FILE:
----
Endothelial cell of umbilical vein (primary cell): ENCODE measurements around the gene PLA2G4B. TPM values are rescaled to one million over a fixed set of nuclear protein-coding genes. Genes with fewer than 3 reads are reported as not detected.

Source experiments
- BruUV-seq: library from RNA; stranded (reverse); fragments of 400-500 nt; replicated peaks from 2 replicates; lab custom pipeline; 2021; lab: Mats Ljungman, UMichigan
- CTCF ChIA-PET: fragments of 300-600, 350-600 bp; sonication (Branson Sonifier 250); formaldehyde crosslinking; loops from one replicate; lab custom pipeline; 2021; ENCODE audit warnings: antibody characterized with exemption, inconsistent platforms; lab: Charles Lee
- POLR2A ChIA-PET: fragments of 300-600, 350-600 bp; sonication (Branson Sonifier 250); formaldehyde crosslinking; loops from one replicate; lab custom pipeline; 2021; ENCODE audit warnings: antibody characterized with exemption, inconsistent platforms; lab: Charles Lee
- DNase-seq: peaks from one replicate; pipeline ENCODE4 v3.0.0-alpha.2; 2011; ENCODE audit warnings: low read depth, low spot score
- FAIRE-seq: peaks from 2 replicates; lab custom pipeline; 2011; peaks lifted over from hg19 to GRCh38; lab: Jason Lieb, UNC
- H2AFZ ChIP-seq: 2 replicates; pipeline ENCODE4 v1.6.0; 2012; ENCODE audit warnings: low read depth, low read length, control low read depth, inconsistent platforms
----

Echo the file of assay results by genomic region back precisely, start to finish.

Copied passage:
Endothelial cell of umbilical vein (primary cell): ENCODE measurements around the gene PLA2G4B. TPM values are rescaled to one million over a fixed set of nuclear protein-coding genes. Genes with fewer than 3 reads are reported as not detected.

Source experiments
- BruUV-seq: library from RNA; stranded (reverse); fragments of 400-500 nt; replicated peaks from 2 replicates; lab custom pipeline; 2021; lab: Mats Ljungman, UMichigan
- CTCF ChIA-PET: fragments of 300-600, 350-600 bp; sonication (Branson Sonifier 250); formaldehyde crosslinking; loops from one replicate; lab custom pipeline; 2021; ENCODE audit warnings: antibody characterized with exemption, inconsistent platforms; lab: Charles Lee
- POLR2A ChIA-PET: fragments of 300-600, 350-600 bp; sonication (Branson Sonifier 250); formaldehyde crosslinking; loops from one replicate; lab custom pipeline; 2021; ENCODE audit warnings: antibody characterized with exemption, inconsistent platforms; lab: Charles Lee
- DNase-seq: peaks from one replicate; pipeline ENCODE4 v3.0.0-alpha.2; 2011; ENCODE audit warnings: low read depth, low spot score
- FAIRE-seq: peaks from 2 replicates; lab custom pipeline; 2011; peaks lifted over from hg19 to GRCh38; lab: Jason Lieb, UNC
- H2AFZ ChIP-seq: 2 replicates; pipeline ENCODE4 v1.6.0; 2012; ENCODE audit warnings: low read depth, low read length, control low read depth, inconsistent platforms